Arthur Turner, Artie’s dad, has been ministering alongside Moncrief in the community for 22 years. Since 1985, Turner’s boldness and Moncrief’s compassion helped the two in witnessing every Tuesday and Thursday.
Many times Turner witnessed firsthand Moncrief’s response to adversity. He tells how once a girl at the Center got violent and knocked Moncrief’s glasses from his head before crushing them. She was arrested and one could imagine her surprise when, upon being bailed out, found that the one who posted bond was … Moncrief.
“I’ve learned about caring and compassion for people from him,” testifies Turner. “He helps people understand they are just as important as anyone else in God’s eyes.”
For the last seven years Turner has led a Bible study at the Center. Flipping through a worn notebook in Moncrief’s office recently, he points to a number of those saved at the study: 1,120.
Moncrief’s family have also been involved in the Center’s outreach, as his wife, Becky; daughters, Lori, Karen, and Cathryne; and foster son, Daniel Post, have helped in various ministries.
Despite his absence, Moncrief is still making a difference at the Center, says Tara Jonick, who first got involved through the Baptist Student Union at Georgia State University.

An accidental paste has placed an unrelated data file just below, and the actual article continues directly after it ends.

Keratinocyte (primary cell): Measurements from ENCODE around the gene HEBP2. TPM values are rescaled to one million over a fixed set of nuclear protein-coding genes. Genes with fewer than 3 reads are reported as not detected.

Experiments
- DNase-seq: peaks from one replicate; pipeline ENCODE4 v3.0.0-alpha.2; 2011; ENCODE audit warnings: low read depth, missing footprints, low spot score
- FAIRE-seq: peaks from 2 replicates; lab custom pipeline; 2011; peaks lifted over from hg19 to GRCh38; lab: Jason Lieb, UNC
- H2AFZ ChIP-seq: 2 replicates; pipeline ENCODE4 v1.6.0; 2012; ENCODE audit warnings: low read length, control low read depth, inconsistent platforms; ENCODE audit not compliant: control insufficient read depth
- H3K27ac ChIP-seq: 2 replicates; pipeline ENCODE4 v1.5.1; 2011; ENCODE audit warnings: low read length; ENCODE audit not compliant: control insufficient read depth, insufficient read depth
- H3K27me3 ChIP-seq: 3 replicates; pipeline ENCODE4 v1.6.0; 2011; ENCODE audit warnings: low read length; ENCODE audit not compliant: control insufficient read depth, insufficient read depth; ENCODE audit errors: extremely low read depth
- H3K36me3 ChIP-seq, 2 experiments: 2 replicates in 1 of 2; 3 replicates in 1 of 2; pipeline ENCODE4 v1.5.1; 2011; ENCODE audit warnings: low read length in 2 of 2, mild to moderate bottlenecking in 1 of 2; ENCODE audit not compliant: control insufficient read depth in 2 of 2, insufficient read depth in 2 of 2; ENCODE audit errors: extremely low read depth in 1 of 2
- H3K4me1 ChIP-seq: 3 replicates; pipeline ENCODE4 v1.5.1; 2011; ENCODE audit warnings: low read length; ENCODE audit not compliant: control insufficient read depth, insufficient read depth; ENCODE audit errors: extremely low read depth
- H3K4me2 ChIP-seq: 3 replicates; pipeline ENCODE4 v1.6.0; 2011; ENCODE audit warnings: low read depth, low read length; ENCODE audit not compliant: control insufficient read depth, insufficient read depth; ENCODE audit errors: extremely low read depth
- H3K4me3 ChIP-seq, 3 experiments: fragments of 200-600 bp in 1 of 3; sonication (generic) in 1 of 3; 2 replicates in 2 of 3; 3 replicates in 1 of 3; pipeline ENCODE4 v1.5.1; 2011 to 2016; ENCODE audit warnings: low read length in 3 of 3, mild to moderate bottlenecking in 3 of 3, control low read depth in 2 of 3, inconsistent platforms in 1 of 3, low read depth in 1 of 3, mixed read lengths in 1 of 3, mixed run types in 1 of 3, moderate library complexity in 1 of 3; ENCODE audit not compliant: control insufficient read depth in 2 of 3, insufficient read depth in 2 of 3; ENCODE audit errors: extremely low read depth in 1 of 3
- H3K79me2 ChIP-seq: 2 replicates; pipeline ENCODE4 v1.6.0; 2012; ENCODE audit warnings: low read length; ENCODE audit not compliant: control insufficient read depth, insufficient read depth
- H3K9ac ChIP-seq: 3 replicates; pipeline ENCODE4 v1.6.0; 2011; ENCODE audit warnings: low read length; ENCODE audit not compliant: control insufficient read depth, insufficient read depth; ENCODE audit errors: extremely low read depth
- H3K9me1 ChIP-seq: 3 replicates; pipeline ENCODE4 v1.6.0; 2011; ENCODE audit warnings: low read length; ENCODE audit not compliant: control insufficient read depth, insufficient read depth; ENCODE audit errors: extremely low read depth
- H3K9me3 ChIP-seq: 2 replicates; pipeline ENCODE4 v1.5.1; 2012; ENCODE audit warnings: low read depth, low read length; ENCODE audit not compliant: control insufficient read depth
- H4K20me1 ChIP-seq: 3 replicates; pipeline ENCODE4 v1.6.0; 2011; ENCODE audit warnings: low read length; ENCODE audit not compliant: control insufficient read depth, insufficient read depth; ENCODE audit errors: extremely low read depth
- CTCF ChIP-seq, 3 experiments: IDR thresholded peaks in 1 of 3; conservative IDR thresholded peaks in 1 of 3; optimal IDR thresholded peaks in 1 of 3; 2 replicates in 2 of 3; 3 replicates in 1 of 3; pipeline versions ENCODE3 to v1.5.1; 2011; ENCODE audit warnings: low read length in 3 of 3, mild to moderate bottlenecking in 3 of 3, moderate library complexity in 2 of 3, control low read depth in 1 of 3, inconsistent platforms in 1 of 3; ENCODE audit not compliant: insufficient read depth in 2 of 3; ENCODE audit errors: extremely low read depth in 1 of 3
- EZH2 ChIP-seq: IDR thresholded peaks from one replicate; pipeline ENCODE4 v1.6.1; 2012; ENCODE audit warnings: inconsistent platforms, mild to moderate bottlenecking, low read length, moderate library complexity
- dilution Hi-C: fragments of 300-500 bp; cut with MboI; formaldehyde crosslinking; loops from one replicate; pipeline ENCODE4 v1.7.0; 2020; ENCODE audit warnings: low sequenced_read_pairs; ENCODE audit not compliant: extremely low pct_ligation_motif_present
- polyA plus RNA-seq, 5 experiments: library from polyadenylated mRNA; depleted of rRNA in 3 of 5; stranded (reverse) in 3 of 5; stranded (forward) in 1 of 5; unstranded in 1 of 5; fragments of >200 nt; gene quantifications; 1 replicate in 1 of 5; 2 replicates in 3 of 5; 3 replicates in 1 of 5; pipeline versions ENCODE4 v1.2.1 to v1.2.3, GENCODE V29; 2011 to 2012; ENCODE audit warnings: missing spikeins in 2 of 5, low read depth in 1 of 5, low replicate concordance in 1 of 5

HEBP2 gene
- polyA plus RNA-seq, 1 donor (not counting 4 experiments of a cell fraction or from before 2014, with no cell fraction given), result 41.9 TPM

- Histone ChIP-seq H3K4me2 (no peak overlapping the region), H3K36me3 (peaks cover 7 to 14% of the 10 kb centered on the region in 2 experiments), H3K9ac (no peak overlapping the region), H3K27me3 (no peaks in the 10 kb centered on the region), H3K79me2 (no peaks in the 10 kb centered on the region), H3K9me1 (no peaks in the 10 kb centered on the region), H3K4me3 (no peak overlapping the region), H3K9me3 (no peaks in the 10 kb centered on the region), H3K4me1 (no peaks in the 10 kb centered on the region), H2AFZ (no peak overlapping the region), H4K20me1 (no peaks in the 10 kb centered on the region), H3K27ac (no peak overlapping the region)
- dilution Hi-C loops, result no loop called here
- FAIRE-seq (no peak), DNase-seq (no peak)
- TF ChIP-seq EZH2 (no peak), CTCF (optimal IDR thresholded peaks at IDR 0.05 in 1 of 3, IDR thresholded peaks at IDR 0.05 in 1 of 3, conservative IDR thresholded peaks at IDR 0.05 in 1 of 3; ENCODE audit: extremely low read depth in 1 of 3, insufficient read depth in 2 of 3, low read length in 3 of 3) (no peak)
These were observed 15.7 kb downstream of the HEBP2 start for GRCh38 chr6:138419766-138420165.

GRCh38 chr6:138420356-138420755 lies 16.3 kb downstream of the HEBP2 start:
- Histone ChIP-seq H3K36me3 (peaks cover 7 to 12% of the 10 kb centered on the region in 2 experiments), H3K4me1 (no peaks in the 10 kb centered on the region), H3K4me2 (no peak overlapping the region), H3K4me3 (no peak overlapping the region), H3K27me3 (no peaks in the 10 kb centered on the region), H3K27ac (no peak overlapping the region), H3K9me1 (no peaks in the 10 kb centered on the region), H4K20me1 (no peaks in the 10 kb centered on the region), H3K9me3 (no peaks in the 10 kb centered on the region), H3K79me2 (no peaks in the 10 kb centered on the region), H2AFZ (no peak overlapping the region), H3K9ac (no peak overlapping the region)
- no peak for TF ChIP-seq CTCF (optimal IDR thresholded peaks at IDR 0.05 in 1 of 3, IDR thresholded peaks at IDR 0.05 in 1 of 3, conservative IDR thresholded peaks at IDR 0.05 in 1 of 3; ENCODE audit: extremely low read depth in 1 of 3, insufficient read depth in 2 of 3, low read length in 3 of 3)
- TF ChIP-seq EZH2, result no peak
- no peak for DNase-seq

“I miss him very much,” she sighs. “He’s been like a second father to me since I came through the door.”
Now in her third year at Moncrief Baptist Center, among Jonick’s responsibilities is teaching Bible Study to first through fifth graders. She also attends Techwood Baptist Church.
“Terry supports you in everything you do,” she continues. “I’ve never met anyone whose personality is so Christlike. Even now that he’s sick, his spirit is still here because Christ works through him so much.”
No matter what lies in the days ahead, Moncrief says he’s looking forward to it.
“[Jesus] has a whole new future for me,” he testifies. “I’m just looking to do everything for the glory of God.
“We don’t know how long we’re going to live, but we can know how we’re going to live.”
Volunteers and funding are needed to continue the ministry provided by the Moncrief Baptist Center. Outreach opportunities include:
For more information call Marvin Dorsey or Artie Turner at (404) 881-1291 or Joel Harrison of the Atlanta Metro Baptist Association at (770) 455-4870.